Parkman Tavern, Concord, MA – where the “Shot heard ’round the world” happened that signified the start of The American Revolution War.
The Parkman Tavern is an historic tavern (now a private residence) at 20 Powder Mill Road in Concord, Massachusetts. The 2-1/2 story timber frame house was built in 1659 by a member of the locally prominent Wheeler family. In the late 18th century it was purchased by William Parkman, great-uncle to historian Francis Parkman, who operated a tavern on the premises.
Biography: William Parkman (1741-1832) was born in Westborough, Massachusetts (the eighth of seventeen children of Reverend Ebeneezer Parkman of Westborough, Mass). He worked as a carpenter and surveyor until about 1770, when he moved to Concord, Massachusetts, and purchased a farm. In addition to his work on the farm, he served as deputy sheriff from 1770 to 1795. At this time, his farm also functioned as a tavern specifically for teamsters. In 1778, he was appointed Deacon to the First Church of Concord. In 1795, having moved close to the town center, he became a shopkeeper and postmaster, a position he held until 1810. Meanwhile, William Parkman also served as a Justice of the Peace. From 1798 to 1825, he was a member of the Social Circle in Concord. Parkman had eight children with wife Lydia Adams, to whom he was married from 1766 to 1787. He second wife (1789-1810) was Lydia Proctor. His third wife was Sarah Wheeler, who was the mother-in-law of Parkman’s fifth daughter, Sarah. They remained married from 1811 until William Parkman’s death in 1832.
U.S. National Register of Historic Places: Parkman Tavern
Nearest city: Concord, Massachusetts
Coordinates: 42°25′46″N 71°22′36″WCoordinates: 42°25′46″N 71°22′36″W
The house was listed on the National Register of Historic Places in 1979.
From Wikipedia, the free encyclopedia: Parkman Tavern
The Midnight Ride of Paul Revere
Revere and Dawes reached the Clarke home in Lexington around midnight and delivered their warning. Suspicious as to why a such a large force of British Regulars would be needed to arrest Adams and Hancock, they realized the real target must be stores of munitions hidden by the Colonists in Concord, a few miles to the west.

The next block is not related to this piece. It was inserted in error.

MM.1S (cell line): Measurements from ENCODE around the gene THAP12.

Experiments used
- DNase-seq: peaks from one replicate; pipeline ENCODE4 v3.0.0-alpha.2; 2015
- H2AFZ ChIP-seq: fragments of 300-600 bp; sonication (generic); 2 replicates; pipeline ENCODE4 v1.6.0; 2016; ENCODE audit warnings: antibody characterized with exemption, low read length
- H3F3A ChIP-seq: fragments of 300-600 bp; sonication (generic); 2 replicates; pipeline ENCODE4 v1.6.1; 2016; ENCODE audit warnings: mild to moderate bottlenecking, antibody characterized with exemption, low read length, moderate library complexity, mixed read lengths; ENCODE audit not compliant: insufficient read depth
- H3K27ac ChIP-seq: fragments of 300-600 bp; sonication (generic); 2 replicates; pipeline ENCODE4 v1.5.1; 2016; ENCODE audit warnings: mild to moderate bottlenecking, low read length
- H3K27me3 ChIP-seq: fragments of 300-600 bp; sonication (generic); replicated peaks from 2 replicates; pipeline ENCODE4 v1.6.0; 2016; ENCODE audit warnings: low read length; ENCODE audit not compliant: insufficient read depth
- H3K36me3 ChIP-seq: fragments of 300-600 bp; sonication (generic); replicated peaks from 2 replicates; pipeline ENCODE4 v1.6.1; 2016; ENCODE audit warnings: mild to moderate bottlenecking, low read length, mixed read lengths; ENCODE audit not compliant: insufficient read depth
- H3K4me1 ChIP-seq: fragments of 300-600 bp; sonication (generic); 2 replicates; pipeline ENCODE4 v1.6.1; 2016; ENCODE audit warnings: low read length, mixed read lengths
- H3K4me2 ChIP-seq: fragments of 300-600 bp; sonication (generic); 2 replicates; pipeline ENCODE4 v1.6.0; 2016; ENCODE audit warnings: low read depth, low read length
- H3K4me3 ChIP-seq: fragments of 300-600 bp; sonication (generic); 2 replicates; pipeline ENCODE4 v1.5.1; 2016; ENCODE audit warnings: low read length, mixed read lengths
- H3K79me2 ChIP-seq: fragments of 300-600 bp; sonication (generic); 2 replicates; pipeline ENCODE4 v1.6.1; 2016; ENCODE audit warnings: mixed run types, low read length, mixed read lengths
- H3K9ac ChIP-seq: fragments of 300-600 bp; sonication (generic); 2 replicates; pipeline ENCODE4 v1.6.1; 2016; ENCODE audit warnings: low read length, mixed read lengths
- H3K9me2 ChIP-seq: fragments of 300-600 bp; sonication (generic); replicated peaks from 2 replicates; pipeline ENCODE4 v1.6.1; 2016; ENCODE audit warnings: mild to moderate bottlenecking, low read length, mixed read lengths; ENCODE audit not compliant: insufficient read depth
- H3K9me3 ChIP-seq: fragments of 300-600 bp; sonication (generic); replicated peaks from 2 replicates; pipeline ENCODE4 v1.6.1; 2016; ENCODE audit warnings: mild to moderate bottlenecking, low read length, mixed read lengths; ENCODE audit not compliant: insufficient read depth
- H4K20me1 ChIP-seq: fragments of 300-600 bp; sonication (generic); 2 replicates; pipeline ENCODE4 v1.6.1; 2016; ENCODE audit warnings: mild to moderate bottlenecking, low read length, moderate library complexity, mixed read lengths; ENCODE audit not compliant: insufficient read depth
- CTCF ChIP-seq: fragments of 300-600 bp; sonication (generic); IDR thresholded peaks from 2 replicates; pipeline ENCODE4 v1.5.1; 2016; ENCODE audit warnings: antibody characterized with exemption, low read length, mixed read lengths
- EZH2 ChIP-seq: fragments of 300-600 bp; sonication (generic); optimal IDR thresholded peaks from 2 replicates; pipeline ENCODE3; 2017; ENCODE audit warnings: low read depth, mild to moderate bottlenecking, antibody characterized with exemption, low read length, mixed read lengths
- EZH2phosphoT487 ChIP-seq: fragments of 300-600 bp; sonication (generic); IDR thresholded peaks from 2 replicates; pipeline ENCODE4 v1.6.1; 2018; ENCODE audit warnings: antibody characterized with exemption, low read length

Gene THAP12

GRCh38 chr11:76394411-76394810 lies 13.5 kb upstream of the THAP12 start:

Revere and Dawes jumped back on their horses and headed to Concord – but Longfellow also fails to mention that Dr. Samuel Prescott also joined them along the way.
Dr. Prescott, a Concord local, had been visiting his girlfriend.
When Revere and Dawes sounded the alert, Prescott jumped out the back window of his girlfriend’s house and joined them. (Don’t you wonder why he didn’t go out the door instead?)
The three men decided to ride toward Concord and stop at every house along the way (which surely included the Parkman Tavern) to warn the residents about the British movements.
Paul Revere bell donated by Samuel Parkman
More Paul Revere & Parkman family history:
6. Benjamin Darst:
Benjamin Darst 1760 – 1835 Soldier of the Revolution, Distinguished Citizen of Lexington
|Birth:||Jan. 18, 1760|
|Death:||Oct. 6, 1835|
The link to Benjamin’s immigrant father was provided by Robert V Darst.On 18 April 2010, Michael Bogoslawskiprovided the following information;The Darst family came to the Valley from Switzerland via Pennsylvania.
Benjamin Darst, Sr. (1760-1835) was an influential member of the community, whose skills including pottery making, brick making, and construction.Family links:
Abraham Derst (1725 – 1772)Spouses:
Lucy Woodward Darst (1758 – 1794)*
Sarah Lewis Darst (1755 – 1827)*
Hannah Kean Darst (____ – 1864)*Children:
John Darst (1784 – 1835)*
Benjamin Darst (1785 – 1821)*
Samuel L. Darst (1788 – 1864)*
Daniel Darst (1790 – ____)*Siblings:
Abraham Darst (1745 – 1822)*
Jacob Durst (1754 – 1814)*
Samuel Darst (1754 – 1791)*
David Darst (1757 – 1826)*
Benjamin Darst (1760 – 1835)
Paul Darst (1762 – 1826)*
Stonewall Jackson Memorial Cemetery
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|Created by: Mike
Record added: Sep 09, 2006
Find A Grave Memorial# 15676859
Benjamin Darst’s Pedigree and Family Group: